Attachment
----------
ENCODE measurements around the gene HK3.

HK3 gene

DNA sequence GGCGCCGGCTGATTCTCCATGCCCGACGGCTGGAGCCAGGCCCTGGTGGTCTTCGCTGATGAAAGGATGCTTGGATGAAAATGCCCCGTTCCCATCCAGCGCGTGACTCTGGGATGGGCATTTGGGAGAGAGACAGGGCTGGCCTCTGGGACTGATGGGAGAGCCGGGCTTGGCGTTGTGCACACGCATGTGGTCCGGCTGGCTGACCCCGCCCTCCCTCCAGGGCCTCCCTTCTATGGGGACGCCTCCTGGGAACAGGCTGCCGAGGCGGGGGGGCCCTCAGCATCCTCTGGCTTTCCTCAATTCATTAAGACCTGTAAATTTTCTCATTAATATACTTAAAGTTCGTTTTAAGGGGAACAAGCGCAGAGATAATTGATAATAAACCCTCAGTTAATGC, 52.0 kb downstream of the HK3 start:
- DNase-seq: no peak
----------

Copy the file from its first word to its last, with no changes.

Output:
ENCODE measurements around the gene HK3.

HK3 gene

DNA sequence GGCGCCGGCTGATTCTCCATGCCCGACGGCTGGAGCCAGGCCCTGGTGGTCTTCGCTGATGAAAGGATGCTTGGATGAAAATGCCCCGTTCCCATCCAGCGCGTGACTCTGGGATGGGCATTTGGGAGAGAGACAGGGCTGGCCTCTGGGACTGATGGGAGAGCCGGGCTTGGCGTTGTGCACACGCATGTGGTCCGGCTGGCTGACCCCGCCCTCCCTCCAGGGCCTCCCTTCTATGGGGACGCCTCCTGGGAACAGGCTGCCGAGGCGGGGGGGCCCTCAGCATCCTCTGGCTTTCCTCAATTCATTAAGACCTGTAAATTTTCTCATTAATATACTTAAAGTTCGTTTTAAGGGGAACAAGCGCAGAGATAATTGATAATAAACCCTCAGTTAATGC, 52.0 kb downstream of the HK3 start:
- DNase-seq: no peak